Comic Artists Forum with Cartoonist Sally Carson

Sunday, April 7 | 1:00-3:00 PM | Downtown Library | 4th Floor Meeting Room

You’ve got ideas for new comics buzzing around in your brain. Learn how to organize and turn those ideas into a fruitful comics project.

Cartoonist Sally Carson will demonstrate how she organizes her thoughts, ideas, and sketchbooks so that they become useful tools. See how to create an Affinity Diagram, a great way to generate and organize as many ideas as possible. Sally's first comic, The Skids, is an autobiographical tale about her days as a New York City bicycle messenger just after 9/11.

Join the Forum to get fresh ideas for your comics or graphic novel creation and to network with other artists. Drawing supplies are provided, so drop in!

This event is for adults and teens (grade 6 and up).

Comics Are Great! 73 – Finding Your Knitting with Kris Straub

Stick to your knitting. Specialize. Find your niche. Operate in your wheelhouse. And a zillion other clichés that get thrown around. It’s been accepted as common wisdom that one should find the one thing they have some talent in and pursue that to the end. And even if this is true (though we’re not saying it is), how does one even go about finding the precise knitting to which they should be sticking?

We’re fortunate to be joined this time by Kris Straub, the author behind Starslip, Chainsawsuit, Broodhollow, the Webcomics Weekly podcast, and more for a discussion on finding the proper venue for your work once you’ve tackled that tricky business of finding your voice.

And Erin Helmrich of the Ann Arbor District Library returns for another round of great book talks!

Links mentioned in this episode (thanks to Eric Klooster for collecting them!):

Friends With Boys by Faith Erin Hicks

It's Maggie's first day at Sandford High School. Until this year, she has been home schooled with her three older brothers. Now she's on her own, navigating crowded hallways and classrooms. She soon meets the mohawked-coiffed Alistair and his bubbly sister Lucy, who befriend Maggie and help her come out from under the shadow of her brothers.

Oh, did I forget to mention that Maggie has been stalked by a ghost in a graveyard for the past seven years? And that her mother recently abandoned their family for reasons unknown? As these developments are gradually (and seamlessly) revealed, readers will find themselves pulled more deeply into the tale, searching for answers along with Maggie and her new friends.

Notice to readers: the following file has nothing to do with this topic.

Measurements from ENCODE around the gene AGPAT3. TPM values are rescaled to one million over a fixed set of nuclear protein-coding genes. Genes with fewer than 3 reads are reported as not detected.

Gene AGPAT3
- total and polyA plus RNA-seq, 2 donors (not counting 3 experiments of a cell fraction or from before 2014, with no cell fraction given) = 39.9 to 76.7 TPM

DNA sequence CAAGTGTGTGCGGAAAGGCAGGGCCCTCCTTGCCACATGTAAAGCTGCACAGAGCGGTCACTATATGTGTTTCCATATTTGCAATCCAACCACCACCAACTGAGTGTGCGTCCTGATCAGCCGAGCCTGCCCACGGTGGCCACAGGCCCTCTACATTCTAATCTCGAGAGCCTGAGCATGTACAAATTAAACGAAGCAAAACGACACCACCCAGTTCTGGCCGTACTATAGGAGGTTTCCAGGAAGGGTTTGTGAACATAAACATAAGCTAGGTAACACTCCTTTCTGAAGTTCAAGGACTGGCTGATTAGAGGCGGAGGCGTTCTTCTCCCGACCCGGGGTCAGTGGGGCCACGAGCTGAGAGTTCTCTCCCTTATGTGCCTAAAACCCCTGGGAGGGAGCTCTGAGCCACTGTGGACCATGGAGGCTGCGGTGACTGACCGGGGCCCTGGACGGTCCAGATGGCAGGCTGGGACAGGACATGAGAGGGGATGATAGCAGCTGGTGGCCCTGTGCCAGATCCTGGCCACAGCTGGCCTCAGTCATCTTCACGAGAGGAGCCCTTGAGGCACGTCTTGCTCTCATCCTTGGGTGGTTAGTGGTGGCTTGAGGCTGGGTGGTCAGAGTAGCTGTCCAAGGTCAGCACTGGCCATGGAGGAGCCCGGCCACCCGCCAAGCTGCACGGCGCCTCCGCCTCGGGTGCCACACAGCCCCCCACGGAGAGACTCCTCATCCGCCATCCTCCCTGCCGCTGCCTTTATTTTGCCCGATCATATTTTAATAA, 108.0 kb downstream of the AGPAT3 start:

Author and comic artist, Faith Erin Hicks, creates a vivid portrait of Maggie's family as well as their community through black, white, and gray shading. Deep character expressions are effectively portrayed, and Hicks' use of alternating panel sizes carries the narrative along swiftly.

Highly recommended for grades 8 - 12.

Marbles: Mania, Depression, Michelangelo, & Me: a graphic memoir

Take an emotional roller coaster ride with Ellen Forney, author and illustrator of Marbles: Mania, Depression, Michelangelo, & Me: a graphic memoir. Meet Ellen in a manic period of life learning of her diagnosis of bipolar disorder. Follow her as she first attempts to deal with her mania without meds, and then with meds. For five years Ellen valiantly struggles as she works with her psychiatrist to achieve a balance without sacrificing her creative self. Woven in with Ellen's story you'll find information about the different levels of bipolar disorder, the creative people who have suffered from the disorder, and the array of medications patients may take in order to strike an emotional balance.

The drawings are cartoony in style but so expressive of Ellen during both the manic and depressive times of her life. In one part of the story the only thing you see on each page is a tiny Ellen lying on her side wrapped in a blanket. The pages with this image go on and on relentlessly. You want it to end because you hate the hopeless feeling those images portray, just a tiny fraction of what Ellen is enduring. Marbles is a remarkable book that won’t be easy to read or to put down.

Comics Are Great! 72 – Living Well On Less with C. Spike Trotman and Laurianne Uy

The hard fact of it is, few people make a ton of money at this comics jazz. And while we’ve talked about creating various streams of income in past shows, we’ve yet to talk about how to get more out of less of our financial resources!

We’re joined this episode by C. Spike Trotman, author of Poorcraft: The Funnybook Fundamentals of Living Well on Less, for a talk on facing the inevitable cruelties of managing one’s finances. We also have in-studio guests Laurianne Uy and Dave Carter who provide some tips and tools to help you make a budget and stick to it!

And Sharon Iverson of the Ann Arbor District Library returns for another round of great book talks!